Sacramento receives CityStart grant to address historical disadvantages for Black communities

Lynette Hall, City of Sacramento’s community engagement manager, and Kelly Fong Rivas, racial equity adviser to Mayor Darrell Steinberg, use CityStart grant funds to address racial wealth equity in the region’s Black community. (Photo by Fred Greaves)

By Rachel Leibrock

With the help of a new grant, the City of Sacramento aims to address historical economic  disadvantages for people of color, particularly Black communities. Racist policies such as redlining — the decades-long practice of mortgage lenders of drawing red lines around portions of a map meant to exclude neighborhoods from loans — or the Homestead Act of 1862, which benefited millions more white than Black families, have made it difficult, if not nearly impossible, for many Black families to grow and sustain solid financial standing and generational wealth.

In April, Sacramento was one of eight cities nationwide awarded $75,000 to participate in the CityStart initiative with Cities for Financial Empowerment Fund. The grant allocates the city planning dollars and technical assistance to identify strategies that will financially empower residents, with a focus on racial wealth equity in the Black community.

The grant’s end point will be a publicly released blueprint that lays out an actionable strategic plan around government-led financial empowerment.

Lynette Hall, community engagement manager for the City of Sacramento and part of the team tasked with implementing the grant, calls it an opportunity to answer an increasingly urgent question: How can the city undo decades of historical inequities?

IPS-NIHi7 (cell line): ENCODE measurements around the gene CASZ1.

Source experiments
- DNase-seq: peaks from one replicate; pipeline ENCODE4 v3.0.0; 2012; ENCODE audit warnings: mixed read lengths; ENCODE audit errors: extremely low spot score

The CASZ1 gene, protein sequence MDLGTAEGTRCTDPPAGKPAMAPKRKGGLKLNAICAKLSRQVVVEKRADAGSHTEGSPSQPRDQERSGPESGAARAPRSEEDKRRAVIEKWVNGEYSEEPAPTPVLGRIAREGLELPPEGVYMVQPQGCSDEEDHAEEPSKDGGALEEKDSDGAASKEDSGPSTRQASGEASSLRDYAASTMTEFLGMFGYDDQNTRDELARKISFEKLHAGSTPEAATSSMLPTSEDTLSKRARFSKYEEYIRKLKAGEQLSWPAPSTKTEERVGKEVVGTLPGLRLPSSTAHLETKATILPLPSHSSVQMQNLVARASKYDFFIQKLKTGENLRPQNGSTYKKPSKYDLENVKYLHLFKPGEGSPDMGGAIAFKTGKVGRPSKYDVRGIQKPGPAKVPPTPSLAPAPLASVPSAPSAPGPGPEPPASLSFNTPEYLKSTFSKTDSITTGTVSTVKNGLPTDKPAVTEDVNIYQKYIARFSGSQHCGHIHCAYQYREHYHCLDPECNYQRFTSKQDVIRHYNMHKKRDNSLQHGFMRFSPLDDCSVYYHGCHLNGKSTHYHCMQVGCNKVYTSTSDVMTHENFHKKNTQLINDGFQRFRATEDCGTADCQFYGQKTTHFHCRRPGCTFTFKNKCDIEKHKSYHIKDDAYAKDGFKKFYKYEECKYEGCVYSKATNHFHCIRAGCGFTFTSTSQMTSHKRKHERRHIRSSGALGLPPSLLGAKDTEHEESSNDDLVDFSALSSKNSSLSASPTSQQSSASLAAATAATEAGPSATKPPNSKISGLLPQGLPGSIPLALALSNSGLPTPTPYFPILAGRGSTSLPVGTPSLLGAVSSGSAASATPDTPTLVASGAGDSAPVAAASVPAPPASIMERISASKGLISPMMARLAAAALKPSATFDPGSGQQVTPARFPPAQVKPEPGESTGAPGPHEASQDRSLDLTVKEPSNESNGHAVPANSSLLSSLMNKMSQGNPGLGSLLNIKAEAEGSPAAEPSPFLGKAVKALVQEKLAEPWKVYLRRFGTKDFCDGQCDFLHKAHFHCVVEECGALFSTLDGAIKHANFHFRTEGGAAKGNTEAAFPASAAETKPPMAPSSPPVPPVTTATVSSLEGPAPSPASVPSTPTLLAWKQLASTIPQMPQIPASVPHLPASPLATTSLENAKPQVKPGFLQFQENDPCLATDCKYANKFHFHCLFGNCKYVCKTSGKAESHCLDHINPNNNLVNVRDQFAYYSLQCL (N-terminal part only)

Banking, for example, is a prime focus for change, she says. In recent years, major banks have launched programs meant to address such equity gaps. In 2019, for example, JPMorgan Chase bank introduced a $30 million program, Advancing Black Pathways, which strives to empower the Black community to develop job skills and join or re-enter the workforce.

Such opportunities are needed at the local level, Hall says.

“How do we start having those conversations and build something on a smaller scale that targets these communities?” she says. “We need to figure out how we right those wrongs.”

Blocks, boosts and an equity reckoning

Since 2015, the CFE Fund’s CityStart initiative has worked with 40 cities; in 2021, with support from Bloomberg Philanthropies’ Greenwood Initiative, the group added a specific racial wealth equity focus to the initiative. Sacramento is in the program’s second cohort focusing on racial wealth equity, along with cities such as Baltimore, Maryland; Cleveland, OH; and Monroe, LA.

Earlier this year, Hall and her colleagues visited New York to take part in a series of sessions designed to provide training and technical assistance. Leaders from the CFE Fund also conducted a site visit to Sacramento, where they toured various regions and met with local experts and organizers.

Now, Hall says, they’re in a discovery phase to identify challenges and solutions unique to Sacramento. In June, they held a series of meetings with community leaders focused on three primary areas: banking, housing and workforce development. From those meetings a committee comprising advisers from each group was formed.

“The people in these meetings saw the synergy and realized how important it would be to meet on a regular basis,” she says. “This is a heavy conversation to have one time in a couple of hours. It needs to be ongoing.”

The group will also hire a consultant to pull data examining where Blacks have historically resided in Sacramento.

“(We’ll examine) some of the drivers that shifted where they’ve been located,” Hall says. “That’s changed a lot just over the last five or 10 years.”

One of Sacramento’s unique challenges, Hall says, is that unlike many other major cities, it doesn’t have a historically Black neighborhood upon which to focus efforts. While many locals may think of Oak Park as such a locale, the region’s Black residents aren’t concentrated in one area.